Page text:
When building in an established neighborhood, architects and designers have a duty to preserve the authentic style of the neighborhood while telling a new story. Through this lens, architect Morris Adjmi, known for his contextual yet contemporary designs, brought the idea of The Grand Mulberry to fruition. This twenty-condominium residence overlooks New York City’s historic Little Italy and its handcrafted design resembles traditional Italian craftsmanship while still making a bold statement within this celebrated neighborhood.
Adjmi, together with his firm Morris Adjmi Architects, creates buildings that stand out by fitting in. “Buildings should reflect their surrounding neighborhood while resonating on their own,” Adjmi explained. “Our buildings rarely shout, but they always have something to say.”
Little Italy is one of the most beloved and recognizable New York City neighborhoods. Any new structure faces the challenge of blending seamlessly with the sensitive urban context while making enough of an impression on its own.With The Grand Mulberry, Adjmi used brickwork to emulate the façades of classic Italian tenements while incorporating a modern style of window arrangements. The result is a thoughtfully constructed landmark likely to overlook the neighborhood as long as its centuries-old neighbors.
Q: What were your design goals for The Grand Mulberry?
A. From the onset of the project, the design objective was to create a contemporary interpretation of the historicItalianate tenements found throughout Little Italy. Little Italy is one of New York City’s most iconic and beloved neighborhoods, and any new construction must simultaneously honor the existing cityscape and speak for itself. The custom profiled Glen-Gery bricks that clad The Grand Mulberry allowed us to create a spectral reference to this heritage in a unique way.
Q. What story is being told through The Grand Mulberry?
A. With its façade, The Grand Mulberry tells a story about its neighborhood’s past, present, and future. We were inspired by the classical architectural characteristics of traditional Italianate tenements but also wanted to create a modern building that reflects how we live and design today. This notion unlocked the entire concept. With an unexpected pattern of custom-profiled bricks, we set out to present an illusion of an Italianate façade. Then, we overlaid a contemporary arrangement of windows to create a dialogue between the historic context and a fresh approach to residential design.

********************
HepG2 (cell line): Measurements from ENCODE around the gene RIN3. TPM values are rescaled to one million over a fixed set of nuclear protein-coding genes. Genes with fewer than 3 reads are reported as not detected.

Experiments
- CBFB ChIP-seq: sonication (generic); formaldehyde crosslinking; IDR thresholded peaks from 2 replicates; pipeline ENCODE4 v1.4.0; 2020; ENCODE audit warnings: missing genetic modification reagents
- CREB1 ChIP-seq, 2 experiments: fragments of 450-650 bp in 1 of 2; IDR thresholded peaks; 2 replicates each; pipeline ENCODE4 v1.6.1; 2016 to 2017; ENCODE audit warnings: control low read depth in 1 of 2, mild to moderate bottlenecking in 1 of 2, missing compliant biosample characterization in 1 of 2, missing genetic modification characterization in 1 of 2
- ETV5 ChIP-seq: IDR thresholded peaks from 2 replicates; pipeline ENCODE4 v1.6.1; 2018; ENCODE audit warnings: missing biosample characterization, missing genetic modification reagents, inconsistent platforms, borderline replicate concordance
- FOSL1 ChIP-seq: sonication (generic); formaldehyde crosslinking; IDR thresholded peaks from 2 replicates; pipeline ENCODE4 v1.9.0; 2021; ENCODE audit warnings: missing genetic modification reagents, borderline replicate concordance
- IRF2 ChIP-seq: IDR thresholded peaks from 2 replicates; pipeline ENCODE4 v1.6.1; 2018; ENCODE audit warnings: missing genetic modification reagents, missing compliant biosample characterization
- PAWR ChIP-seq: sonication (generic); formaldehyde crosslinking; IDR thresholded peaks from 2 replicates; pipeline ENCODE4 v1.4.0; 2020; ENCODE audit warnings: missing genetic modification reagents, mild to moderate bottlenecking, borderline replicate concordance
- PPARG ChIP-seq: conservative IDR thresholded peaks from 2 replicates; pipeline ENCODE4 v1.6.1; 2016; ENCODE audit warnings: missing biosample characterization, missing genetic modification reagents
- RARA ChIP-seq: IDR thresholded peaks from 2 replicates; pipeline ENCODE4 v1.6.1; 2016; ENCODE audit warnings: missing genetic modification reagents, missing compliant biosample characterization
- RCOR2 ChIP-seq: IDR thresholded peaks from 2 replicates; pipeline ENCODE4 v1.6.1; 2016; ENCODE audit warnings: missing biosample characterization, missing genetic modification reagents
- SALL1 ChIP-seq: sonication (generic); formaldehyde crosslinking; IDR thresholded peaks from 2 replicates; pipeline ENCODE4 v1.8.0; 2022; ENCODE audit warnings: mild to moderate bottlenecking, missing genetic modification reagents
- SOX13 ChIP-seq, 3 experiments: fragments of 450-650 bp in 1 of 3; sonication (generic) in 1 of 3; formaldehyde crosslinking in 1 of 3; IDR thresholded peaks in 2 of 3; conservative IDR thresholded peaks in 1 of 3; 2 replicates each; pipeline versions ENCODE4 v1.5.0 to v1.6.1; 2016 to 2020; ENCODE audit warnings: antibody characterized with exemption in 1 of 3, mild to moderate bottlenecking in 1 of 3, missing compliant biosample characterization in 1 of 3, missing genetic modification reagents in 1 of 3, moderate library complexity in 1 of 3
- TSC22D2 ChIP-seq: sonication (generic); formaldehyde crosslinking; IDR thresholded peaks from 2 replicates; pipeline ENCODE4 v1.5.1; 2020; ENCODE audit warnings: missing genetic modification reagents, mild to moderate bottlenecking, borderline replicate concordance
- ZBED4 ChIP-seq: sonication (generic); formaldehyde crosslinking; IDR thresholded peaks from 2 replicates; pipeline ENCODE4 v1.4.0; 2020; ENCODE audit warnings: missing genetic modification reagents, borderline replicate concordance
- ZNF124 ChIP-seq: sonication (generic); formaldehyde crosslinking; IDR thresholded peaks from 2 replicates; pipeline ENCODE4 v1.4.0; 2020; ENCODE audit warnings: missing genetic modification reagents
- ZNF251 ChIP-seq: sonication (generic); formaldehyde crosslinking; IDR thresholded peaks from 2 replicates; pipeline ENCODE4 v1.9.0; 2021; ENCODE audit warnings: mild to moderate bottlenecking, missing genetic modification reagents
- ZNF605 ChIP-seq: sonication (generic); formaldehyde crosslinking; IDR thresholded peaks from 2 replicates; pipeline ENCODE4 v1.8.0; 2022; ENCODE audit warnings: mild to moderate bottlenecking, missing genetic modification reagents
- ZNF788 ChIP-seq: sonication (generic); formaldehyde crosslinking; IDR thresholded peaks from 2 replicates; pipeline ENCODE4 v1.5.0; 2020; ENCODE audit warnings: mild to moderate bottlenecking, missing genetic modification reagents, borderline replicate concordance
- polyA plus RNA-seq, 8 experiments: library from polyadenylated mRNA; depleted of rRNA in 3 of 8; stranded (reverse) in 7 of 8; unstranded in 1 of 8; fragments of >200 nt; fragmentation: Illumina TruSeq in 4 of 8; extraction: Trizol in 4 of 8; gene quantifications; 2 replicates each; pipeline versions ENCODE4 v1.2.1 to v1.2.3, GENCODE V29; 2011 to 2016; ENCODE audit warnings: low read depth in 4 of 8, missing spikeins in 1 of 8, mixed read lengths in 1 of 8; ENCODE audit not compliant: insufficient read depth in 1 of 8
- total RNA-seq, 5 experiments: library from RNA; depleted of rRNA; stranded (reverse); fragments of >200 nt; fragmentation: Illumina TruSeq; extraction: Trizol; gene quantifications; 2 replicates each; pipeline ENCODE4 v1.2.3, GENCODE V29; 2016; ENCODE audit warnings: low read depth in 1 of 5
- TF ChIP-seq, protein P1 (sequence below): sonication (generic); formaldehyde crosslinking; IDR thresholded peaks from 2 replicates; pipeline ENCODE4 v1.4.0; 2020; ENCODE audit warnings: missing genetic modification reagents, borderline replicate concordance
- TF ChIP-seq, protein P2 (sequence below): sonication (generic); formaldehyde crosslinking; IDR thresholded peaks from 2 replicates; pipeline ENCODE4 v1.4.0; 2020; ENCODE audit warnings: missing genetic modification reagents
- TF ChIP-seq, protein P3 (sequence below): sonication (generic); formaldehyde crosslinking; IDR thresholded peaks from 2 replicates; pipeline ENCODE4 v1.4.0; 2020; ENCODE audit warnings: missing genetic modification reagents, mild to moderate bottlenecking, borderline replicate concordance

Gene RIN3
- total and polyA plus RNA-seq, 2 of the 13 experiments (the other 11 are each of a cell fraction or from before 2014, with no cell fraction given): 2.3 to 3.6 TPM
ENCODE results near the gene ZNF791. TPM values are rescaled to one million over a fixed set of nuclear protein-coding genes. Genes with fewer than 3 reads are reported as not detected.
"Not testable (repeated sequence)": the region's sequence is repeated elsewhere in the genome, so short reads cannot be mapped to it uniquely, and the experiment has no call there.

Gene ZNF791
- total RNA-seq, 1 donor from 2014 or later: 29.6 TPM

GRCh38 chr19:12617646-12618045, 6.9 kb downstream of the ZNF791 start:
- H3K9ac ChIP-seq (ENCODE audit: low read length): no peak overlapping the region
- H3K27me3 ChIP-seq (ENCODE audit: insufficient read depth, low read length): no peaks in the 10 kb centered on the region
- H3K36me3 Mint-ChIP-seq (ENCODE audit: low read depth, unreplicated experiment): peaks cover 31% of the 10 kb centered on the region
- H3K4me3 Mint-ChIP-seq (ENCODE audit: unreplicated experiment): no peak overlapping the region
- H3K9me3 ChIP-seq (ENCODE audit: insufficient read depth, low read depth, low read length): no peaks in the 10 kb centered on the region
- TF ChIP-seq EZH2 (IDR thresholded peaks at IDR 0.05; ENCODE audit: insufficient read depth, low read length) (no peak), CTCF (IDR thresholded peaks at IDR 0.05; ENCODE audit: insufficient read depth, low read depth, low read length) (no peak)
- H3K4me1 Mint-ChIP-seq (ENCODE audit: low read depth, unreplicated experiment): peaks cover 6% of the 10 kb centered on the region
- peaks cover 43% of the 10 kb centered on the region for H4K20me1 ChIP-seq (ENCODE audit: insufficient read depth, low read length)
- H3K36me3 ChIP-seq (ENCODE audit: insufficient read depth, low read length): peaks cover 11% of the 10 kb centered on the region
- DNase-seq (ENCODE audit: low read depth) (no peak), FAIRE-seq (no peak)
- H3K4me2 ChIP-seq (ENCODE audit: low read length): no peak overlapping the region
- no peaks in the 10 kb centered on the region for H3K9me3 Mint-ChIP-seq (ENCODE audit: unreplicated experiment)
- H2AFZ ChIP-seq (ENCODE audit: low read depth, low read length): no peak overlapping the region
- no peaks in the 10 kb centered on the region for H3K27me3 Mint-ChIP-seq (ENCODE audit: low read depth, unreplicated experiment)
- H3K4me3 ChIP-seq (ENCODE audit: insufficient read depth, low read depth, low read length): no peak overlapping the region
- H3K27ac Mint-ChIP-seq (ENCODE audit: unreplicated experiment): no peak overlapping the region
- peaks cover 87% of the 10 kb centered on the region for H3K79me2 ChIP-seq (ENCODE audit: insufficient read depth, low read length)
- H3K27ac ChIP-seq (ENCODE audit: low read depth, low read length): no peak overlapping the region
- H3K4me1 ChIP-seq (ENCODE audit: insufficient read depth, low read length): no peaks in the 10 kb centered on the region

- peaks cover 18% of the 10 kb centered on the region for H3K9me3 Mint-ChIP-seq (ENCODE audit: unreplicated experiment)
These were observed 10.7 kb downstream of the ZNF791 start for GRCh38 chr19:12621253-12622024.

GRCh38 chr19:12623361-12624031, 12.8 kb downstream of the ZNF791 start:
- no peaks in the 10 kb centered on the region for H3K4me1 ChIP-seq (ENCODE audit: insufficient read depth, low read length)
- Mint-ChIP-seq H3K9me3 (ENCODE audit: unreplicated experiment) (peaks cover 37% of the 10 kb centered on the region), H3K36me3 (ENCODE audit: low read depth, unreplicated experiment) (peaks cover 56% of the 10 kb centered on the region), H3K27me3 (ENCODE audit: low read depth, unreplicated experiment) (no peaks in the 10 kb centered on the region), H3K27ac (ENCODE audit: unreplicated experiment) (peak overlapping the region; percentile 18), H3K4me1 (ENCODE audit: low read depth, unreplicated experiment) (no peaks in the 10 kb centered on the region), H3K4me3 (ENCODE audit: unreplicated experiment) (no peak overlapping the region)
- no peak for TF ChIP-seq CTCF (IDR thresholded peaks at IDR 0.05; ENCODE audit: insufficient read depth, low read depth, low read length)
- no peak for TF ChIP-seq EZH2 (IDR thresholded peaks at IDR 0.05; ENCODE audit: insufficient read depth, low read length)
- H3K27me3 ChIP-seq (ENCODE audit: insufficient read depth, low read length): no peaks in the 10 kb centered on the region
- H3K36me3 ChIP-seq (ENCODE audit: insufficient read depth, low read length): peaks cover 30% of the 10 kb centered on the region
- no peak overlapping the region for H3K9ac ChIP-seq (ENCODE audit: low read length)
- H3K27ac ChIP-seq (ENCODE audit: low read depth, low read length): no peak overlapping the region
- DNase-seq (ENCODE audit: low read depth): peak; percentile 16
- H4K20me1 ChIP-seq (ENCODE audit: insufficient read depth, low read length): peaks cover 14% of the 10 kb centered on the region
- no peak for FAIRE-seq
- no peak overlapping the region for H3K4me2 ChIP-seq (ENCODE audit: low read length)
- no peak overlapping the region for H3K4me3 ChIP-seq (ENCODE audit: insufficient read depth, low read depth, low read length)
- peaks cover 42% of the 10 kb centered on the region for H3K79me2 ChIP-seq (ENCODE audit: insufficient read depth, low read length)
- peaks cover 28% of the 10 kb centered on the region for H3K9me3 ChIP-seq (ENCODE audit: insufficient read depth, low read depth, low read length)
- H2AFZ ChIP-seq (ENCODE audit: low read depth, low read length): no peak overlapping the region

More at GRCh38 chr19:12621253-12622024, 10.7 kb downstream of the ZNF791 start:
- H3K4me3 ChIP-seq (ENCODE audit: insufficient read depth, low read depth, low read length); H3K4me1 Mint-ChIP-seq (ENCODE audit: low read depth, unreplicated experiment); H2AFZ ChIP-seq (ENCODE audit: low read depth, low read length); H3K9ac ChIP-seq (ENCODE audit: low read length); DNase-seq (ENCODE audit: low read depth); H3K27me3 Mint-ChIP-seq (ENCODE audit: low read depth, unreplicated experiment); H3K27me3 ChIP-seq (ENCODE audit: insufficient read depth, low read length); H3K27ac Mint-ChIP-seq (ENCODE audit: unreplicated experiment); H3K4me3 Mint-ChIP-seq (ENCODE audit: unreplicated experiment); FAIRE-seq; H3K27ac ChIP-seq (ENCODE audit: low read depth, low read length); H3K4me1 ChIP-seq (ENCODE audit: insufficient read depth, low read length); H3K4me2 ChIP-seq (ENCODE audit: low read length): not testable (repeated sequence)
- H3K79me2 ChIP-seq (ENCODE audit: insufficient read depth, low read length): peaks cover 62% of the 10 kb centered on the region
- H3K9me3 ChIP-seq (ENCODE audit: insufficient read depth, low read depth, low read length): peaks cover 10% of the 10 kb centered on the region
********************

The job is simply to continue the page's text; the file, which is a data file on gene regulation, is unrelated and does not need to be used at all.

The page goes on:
Q. Did you face any challenges with this project?
A. The unique masonry pattern could have presented a potential challenge during construction. However, the integrity of the bricks fabricated by Glen-Gery, the level of detail put into the development of the architectural drawings by the Morris Adjmi team, and the quality of work provided by the masonry subcontractor (ARK BuildersCorp.) allowed for a tremendously smooth construction process.
Q. What did you love most about the completed project?
A. I love that The Grand Mulberry is an example of how new design ideas can be applied to traditional methods and materials to create something fresh and compelling. While the façade pattern is traditional, the application of the hand-molded, domed bricks is very modern—each brick was carefully positioned within the double-stacked running bond coursing. Though the bricks are unique and custom-shaped, they were installed using a very traditional bricklaying method by expert masons.
Q. Tell us about the bricks used and how the dots were used to create a series of patterns.
A. The domed bricks were chosen for their ability to provide shadow relief and add depth. We thought of the dome or dot as a pixel that could be used to create a drawing on the building’s façade without needing to introduce additional colors and materials to the palette. The red-orange color pays homage to the red brick buildings found throughout Little Italy and the surrounding neighborhoods.
Q. Brick typically represents the hue of a city based on what’s in the clay and dirt, offering a material palette for a building’s design. You elevate this in your design approach, to weave in a city or community’s history. History seems to play an important role. What are your thoughts on this?
A. Many of our buildings are rooted in an understanding of context and history, but our work is not historic. There is an underlying modernist sensibility to everything we do. This idea never seemed particularly contradictory to me.Historic and contemporary styles are not opposing forces but rather complementary ones; their coexistence is essential in creating a sense of architectural continuity in our cities.
I believe this approach helps us design buildings that have an emotional resonance—that is, buildings that evoke images, ideas, and memories related to their historic contexts—but are still relevant to the way we live and work today.
Morris Adjmi and The Grand Mulberry are featured within Folio 2, the second edition of Folio-a publication byGlen-Gery that features work by some of today’s most inspiring architectural and design firms across the nation.Request your complimentary copy here.